For the U.S. News Best Business Schools rankings, all 477 MBA programs accredited by the Association to Advance Collegiate Schools of Business International were surveyed in fall 2019 and early 2020. A total of 364 responded.
Of those, U.S. News ranked 131 schools because they provided enough of the required data on their full-time MBA program and the full-time program’s 2019 graduating class for us to calculate rankings, based on a weighted average of the indicators described below.
Quality Assessment (weighted by 0.40)
• Peer assessment score (0.25): In fall 2019, business school deans and directors of accredited MBA programs were asked to rate programs on a scale of 1 (marginal) to 5 (outstanding). Those individuals who did not know enough about a school to evaluate it fairly were asked to mark “don’t know.” Forty-six percent of those surveyed responded.
A school’s score is the average of all the respondents who rated it. Responses of “don’t know” counted neither for nor against a school.
• Recruiter assessment score (0.15): In fall 2019, as in previous years, U.S. News asked corporate recruiters and company contacts, whose names were supplied to U.S. News in summer 2019 by MBA programs previously ranked by U.S. News or that were eligible to be ranked, to rate all full-time programs on a scale from 1 (marginal) to 5 (outstanding). Those individuals who did not know enough about a school to evaluate it fairly were asked to mark “don’t know.”
A school’s score is the average of all the respondents who rated it in the three most recent years of survey results. Responses of “don’t know” counted neither for nor against a school.
This year for the third time, MBA programs that received fewer than 10 recruiter and company contact ratings in the three most recent years of recruiter survey results received the lowest score in this indicator achieved by any ranked MBA program for the purposes of calculating the rankings. These MBA programs display an “N/A” instead of a recruiter assessment score published on usnews.com.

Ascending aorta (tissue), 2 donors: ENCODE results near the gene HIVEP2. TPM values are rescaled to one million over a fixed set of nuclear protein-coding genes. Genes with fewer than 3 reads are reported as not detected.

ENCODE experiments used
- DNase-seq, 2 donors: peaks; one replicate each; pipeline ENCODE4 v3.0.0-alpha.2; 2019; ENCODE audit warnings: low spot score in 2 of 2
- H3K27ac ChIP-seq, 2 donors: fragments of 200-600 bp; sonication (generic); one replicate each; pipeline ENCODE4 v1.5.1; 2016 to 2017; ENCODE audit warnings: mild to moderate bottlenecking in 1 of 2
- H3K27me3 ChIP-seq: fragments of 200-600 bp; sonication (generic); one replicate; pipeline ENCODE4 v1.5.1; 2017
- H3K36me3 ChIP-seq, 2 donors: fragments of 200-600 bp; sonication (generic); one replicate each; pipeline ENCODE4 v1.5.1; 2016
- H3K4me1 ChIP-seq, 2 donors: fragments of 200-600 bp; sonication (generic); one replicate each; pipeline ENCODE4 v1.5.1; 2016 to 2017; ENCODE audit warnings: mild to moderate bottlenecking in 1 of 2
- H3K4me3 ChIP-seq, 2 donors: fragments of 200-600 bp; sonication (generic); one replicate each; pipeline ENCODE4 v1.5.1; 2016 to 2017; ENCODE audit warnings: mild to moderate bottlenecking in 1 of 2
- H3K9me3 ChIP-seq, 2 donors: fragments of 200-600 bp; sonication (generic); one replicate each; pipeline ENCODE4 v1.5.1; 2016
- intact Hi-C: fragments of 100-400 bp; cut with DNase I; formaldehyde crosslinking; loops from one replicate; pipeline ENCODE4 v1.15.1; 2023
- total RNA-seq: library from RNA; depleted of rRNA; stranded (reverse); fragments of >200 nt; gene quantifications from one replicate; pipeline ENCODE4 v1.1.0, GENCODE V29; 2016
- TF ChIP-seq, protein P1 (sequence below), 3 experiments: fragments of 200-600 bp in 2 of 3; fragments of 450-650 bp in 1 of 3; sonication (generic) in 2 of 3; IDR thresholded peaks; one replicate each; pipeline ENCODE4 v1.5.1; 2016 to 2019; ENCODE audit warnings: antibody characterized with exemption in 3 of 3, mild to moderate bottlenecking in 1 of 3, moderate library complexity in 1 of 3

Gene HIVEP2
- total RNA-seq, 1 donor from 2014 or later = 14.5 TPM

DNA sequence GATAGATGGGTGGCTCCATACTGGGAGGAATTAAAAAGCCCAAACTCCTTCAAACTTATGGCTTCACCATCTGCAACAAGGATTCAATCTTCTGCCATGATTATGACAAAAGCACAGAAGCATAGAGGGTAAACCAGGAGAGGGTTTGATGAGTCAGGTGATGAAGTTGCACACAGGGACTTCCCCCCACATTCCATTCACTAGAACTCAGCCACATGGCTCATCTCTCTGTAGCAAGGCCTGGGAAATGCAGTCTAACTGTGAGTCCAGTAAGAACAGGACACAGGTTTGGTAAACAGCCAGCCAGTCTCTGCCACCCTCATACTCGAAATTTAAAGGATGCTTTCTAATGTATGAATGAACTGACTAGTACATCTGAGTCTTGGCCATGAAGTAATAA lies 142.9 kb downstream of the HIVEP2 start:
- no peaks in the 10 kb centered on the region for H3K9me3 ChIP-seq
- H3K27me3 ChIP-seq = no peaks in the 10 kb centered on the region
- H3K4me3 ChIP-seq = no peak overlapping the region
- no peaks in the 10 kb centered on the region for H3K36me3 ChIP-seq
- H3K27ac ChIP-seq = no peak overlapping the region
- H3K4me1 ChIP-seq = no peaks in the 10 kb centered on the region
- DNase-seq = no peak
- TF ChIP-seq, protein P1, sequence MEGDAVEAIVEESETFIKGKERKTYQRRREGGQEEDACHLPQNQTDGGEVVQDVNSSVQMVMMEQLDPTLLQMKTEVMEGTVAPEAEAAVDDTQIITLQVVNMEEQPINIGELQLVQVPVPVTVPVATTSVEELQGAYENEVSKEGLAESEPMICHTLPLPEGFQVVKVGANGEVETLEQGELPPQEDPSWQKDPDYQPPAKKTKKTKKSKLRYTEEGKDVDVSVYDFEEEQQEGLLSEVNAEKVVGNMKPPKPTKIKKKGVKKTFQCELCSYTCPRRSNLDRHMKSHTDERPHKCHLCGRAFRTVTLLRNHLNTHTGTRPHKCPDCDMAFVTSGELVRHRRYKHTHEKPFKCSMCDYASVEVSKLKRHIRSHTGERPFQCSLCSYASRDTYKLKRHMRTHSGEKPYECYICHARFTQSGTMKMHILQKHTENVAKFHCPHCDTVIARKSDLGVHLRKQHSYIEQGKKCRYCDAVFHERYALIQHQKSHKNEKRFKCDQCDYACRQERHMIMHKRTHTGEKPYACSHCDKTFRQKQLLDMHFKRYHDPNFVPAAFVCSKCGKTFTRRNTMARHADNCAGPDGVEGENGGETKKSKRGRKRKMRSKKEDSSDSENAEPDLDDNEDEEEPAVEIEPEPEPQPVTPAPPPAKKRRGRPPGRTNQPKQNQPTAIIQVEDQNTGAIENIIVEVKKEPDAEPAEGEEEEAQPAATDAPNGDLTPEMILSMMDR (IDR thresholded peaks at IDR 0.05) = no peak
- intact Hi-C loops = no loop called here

U.S. News collected both the peer assessment and recruiter assessment score data.
Placement Success (weighted by 0.35)
U.S. News uses the MBA CSEA Standards for Reporting Employment Statistics as the basis for defining how MBA programs should report full-time MBA employment statistics and other career information, including starting base salaries, signing bonuses, and what proportion of MBA graduates have jobs at graduation and three months after. Using these industry standards has helped U.S. News ensure prospective students have accurate and comparable employment information for each school.
• Mean starting salary and bonus (0.14): This is the average starting salary and bonus of 2019 graduates of a full-time MBA program. Salary figures are based on the number of graduates who reported data. The mean signing bonus is weighted by the proportion of those graduates who reported a bonus because not everyone who reported a base salary figure reported a signing bonus.
• Employment rates for full-time MBA program graduates: This is the employment rate for 2019 graduates of a full-time MBA program. Those not seeking jobs or for whom no job-seeking information is available are excluded.
If the proportions of graduates for whom no job-seeking information is available and who are not seeking jobs are high, then the information is not used in calculating the rankings. Employment rates at graduation (0.07) and three months after graduation (0.14) are used in the ranking model.
Student Selectivity (weighted by 0.25)
• Mean GMAT and GRE scores (0.1625): This is the average GMAT score and average GRE quantitative, verbal and analytical writing scores of full-time MBA students entering in fall 2019. U.S. News uses both GMAT and GRE scores in the ranking model for MBA programs that reported both scores. Using the GRE scores allows U.S. News to take into account the admissions test scores of the entire entering full-time MBA class. This year for the second year in row, U.S. News included analytical writing scores as part of the methodology.